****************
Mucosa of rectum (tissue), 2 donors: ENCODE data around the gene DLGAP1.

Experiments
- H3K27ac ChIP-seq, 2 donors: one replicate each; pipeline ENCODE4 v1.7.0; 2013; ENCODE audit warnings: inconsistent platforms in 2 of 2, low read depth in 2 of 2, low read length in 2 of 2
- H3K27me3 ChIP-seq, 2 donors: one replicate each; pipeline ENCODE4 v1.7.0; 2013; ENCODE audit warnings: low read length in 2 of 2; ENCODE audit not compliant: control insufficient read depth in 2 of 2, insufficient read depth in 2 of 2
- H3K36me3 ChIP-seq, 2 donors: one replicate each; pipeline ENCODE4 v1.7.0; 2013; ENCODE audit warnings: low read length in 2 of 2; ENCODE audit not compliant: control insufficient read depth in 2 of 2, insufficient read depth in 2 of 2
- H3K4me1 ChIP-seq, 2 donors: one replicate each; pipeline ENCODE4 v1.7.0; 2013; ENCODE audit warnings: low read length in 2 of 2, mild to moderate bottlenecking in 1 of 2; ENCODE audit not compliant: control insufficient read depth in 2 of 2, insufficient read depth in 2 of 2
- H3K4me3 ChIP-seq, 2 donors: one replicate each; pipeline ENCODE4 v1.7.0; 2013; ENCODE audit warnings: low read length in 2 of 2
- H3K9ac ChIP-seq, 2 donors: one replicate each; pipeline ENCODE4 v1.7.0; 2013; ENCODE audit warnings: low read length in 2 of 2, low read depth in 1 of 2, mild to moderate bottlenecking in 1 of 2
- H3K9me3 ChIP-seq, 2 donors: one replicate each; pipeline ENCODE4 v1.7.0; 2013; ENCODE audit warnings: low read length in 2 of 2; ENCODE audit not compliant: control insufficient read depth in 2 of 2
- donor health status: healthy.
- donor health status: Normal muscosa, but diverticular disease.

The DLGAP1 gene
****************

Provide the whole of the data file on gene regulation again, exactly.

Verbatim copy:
Mucosa of rectum (tissue), 2 donors: ENCODE data around the gene DLGAP1.

Experiments
- H3K27ac ChIP-seq, 2 donors: one replicate each; pipeline ENCODE4 v1.7.0; 2013; ENCODE audit warnings: inconsistent platforms in 2 of 2, low read depth in 2 of 2, low read length in 2 of 2
- H3K27me3 ChIP-seq, 2 donors: one replicate each; pipeline ENCODE4 v1.7.0; 2013; ENCODE audit warnings: low read length in 2 of 2; ENCODE audit not compliant: control insufficient read depth in 2 of 2, insufficient read depth in 2 of 2
- H3K36me3 ChIP-seq, 2 donors: one replicate each; pipeline ENCODE4 v1.7.0; 2013; ENCODE audit warnings: low read length in 2 of 2; ENCODE audit not compliant: control insufficient read depth in 2 of 2, insufficient read depth in 2 of 2
- H3K4me1 ChIP-seq, 2 donors: one replicate each; pipeline ENCODE4 v1.7.0; 2013; ENCODE audit warnings: low read length in 2 of 2, mild to moderate bottlenecking in 1 of 2; ENCODE audit not compliant: control insufficient read depth in 2 of 2, insufficient read depth in 2 of 2
- H3K4me3 ChIP-seq, 2 donors: one replicate each; pipeline ENCODE4 v1.7.0; 2013; ENCODE audit warnings: low read length in 2 of 2
- H3K9ac ChIP-seq, 2 donors: one replicate each; pipeline ENCODE4 v1.7.0; 2013; ENCODE audit warnings: low read length in 2 of 2, low read depth in 1 of 2, mild to moderate bottlenecking in 1 of 2
- H3K9me3 ChIP-seq, 2 donors: one replicate each; pipeline ENCODE4 v1.7.0; 2013; ENCODE audit warnings: low read length in 2 of 2; ENCODE audit not compliant: control insufficient read depth in 2 of 2
- donor health status: healthy.
- donor health status: Normal muscosa, but diverticular disease.

The DLGAP1 gene